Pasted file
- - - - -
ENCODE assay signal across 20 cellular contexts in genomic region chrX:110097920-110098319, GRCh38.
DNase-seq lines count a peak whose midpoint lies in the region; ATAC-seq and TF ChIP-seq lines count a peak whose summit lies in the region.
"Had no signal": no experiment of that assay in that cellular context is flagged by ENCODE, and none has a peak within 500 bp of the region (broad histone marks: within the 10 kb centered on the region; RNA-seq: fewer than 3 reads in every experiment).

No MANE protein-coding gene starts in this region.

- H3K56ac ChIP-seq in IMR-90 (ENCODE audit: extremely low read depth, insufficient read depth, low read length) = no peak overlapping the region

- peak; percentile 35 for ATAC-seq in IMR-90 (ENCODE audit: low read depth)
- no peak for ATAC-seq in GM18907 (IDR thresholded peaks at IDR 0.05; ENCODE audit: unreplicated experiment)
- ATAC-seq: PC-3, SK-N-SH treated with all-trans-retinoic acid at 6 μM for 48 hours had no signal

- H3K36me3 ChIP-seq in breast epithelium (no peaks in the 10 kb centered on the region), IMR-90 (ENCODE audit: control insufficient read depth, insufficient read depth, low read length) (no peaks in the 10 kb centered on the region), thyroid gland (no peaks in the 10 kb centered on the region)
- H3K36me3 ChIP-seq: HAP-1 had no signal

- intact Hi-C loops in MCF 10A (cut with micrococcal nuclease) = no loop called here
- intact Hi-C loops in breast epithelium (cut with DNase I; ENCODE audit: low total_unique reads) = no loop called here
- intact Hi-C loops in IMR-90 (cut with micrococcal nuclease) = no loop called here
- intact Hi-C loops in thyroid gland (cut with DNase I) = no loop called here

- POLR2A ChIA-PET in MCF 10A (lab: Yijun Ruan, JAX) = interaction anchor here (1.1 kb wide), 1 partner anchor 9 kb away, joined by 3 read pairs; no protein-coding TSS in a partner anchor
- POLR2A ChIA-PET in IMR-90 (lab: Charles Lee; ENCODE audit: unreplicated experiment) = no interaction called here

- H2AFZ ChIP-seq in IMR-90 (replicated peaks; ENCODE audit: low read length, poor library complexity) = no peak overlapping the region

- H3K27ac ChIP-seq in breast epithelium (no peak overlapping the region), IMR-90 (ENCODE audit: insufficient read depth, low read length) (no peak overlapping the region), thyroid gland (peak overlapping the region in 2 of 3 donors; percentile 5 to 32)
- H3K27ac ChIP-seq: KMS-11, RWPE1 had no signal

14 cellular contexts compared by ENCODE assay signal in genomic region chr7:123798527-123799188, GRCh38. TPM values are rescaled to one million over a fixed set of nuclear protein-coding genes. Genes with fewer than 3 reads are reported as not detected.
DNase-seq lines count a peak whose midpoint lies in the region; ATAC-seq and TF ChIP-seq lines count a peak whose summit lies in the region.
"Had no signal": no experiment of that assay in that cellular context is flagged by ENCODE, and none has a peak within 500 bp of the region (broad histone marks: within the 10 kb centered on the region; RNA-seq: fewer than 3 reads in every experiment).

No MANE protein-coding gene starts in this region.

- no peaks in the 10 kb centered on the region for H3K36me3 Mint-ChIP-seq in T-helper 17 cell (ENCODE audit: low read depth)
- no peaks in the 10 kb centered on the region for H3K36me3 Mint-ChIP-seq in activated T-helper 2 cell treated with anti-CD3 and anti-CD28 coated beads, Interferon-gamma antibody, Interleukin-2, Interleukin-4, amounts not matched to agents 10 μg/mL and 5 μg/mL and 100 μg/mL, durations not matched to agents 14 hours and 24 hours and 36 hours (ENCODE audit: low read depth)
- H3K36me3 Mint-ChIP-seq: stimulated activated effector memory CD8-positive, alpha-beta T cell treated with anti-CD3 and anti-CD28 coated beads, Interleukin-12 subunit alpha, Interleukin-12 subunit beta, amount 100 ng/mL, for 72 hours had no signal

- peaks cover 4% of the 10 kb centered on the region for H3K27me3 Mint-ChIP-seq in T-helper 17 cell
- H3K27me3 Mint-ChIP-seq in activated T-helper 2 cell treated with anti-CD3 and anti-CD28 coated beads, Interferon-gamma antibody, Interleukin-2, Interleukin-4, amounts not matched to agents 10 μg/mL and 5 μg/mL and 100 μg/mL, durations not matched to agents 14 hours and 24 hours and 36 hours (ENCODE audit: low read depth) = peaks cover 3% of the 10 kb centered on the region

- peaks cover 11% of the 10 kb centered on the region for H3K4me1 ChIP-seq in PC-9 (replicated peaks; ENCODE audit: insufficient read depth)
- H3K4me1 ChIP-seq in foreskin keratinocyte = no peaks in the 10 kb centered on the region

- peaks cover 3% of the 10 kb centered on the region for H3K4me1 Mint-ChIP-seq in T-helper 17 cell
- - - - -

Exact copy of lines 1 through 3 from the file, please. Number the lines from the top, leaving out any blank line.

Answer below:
ENCODE assay signal across 20 cellular contexts in genomic region chrX:110097920-110098319, GRCh38.
DNase-seq lines count a peak whose midpoint lies in the region; ATAC-seq and TF ChIP-seq lines count a peak whose summit lies in the region.
"Had no signal": no experiment of that assay in that cellular context is flagged by ENCODE, and none has a peak within 500 bp of the region (broad histone marks: within the 10 kb centered on the region; RNA-seq: fewer than 3 reads in every experiment).